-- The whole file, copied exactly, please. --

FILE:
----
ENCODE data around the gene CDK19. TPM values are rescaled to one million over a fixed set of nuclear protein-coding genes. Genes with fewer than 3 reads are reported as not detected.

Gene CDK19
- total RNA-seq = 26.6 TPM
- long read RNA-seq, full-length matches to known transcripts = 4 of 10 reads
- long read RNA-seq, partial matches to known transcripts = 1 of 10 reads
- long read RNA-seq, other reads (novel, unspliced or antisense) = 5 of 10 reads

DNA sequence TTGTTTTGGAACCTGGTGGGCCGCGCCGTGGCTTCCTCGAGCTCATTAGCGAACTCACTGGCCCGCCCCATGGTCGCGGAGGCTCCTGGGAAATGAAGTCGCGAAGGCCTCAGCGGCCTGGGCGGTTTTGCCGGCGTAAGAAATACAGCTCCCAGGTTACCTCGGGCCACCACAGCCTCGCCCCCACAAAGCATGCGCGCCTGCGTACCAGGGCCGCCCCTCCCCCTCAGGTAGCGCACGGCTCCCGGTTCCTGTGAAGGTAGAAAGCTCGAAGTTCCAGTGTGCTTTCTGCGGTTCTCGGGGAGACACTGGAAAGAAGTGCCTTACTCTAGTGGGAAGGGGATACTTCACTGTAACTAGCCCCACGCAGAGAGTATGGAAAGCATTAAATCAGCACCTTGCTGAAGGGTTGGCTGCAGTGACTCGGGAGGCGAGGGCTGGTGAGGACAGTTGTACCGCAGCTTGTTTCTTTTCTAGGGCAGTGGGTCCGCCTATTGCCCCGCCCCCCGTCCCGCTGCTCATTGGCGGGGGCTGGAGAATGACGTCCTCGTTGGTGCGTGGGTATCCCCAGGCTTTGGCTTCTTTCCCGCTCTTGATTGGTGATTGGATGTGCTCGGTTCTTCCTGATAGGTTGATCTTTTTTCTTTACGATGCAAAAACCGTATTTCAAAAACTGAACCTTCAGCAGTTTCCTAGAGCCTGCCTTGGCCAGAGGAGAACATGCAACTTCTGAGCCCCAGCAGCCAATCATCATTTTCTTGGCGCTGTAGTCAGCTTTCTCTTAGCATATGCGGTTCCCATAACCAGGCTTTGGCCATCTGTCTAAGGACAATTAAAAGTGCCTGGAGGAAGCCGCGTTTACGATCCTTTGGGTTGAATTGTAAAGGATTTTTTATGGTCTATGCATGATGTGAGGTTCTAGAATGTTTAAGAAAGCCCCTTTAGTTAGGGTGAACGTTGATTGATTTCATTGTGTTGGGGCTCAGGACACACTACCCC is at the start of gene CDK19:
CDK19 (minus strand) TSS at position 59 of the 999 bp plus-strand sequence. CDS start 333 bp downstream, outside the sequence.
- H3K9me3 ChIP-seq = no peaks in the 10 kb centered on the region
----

ENCODE data around the gene CDK19. TPM values are rescaled to one million over a fixed set of nuclear protein-coding genes. Genes with fewer than 3 reads are reported as not detected.

Gene CDK19
- total RNA-seq = 26.6 TPM
- long read RNA-seq, full-length matches to known transcripts = 4 of 10 reads
- long read RNA-seq, partial matches to known transcripts = 1 of 10 reads
- long read RNA-seq, other reads (novel, unspliced or antisense) = 5 of 10 reads

DNA sequence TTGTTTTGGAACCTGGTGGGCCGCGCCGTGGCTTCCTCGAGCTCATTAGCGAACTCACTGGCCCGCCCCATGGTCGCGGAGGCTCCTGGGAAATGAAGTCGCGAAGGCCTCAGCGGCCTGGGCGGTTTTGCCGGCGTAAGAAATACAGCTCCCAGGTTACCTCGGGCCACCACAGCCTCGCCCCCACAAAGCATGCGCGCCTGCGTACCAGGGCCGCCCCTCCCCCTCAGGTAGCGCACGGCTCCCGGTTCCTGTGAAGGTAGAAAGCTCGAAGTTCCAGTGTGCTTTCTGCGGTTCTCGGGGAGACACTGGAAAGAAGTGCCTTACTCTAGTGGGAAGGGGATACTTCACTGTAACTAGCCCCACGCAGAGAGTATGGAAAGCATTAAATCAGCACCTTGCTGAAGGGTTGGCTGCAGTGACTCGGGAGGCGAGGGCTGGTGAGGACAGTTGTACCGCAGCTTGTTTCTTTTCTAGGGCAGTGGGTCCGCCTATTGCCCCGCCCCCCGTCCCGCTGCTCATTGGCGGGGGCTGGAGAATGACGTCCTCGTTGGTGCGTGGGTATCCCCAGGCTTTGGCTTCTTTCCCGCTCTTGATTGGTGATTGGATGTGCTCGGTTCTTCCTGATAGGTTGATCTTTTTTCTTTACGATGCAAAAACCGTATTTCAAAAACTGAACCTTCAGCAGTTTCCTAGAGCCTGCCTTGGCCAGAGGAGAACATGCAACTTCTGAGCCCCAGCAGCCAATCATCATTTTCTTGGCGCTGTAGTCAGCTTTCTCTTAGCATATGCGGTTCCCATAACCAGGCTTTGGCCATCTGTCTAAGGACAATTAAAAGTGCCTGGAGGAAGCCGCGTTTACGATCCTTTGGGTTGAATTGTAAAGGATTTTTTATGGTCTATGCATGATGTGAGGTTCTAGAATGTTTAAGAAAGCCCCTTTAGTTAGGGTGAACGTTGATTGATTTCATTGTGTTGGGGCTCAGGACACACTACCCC is at the start of gene CDK19:
CDK19 (minus strand) TSS at position 59 of the 999 bp plus-strand sequence. CDS start 333 bp downstream, outside the sequence.
- H3K9me3 ChIP-seq = no peaks in the 10 kb centered on the region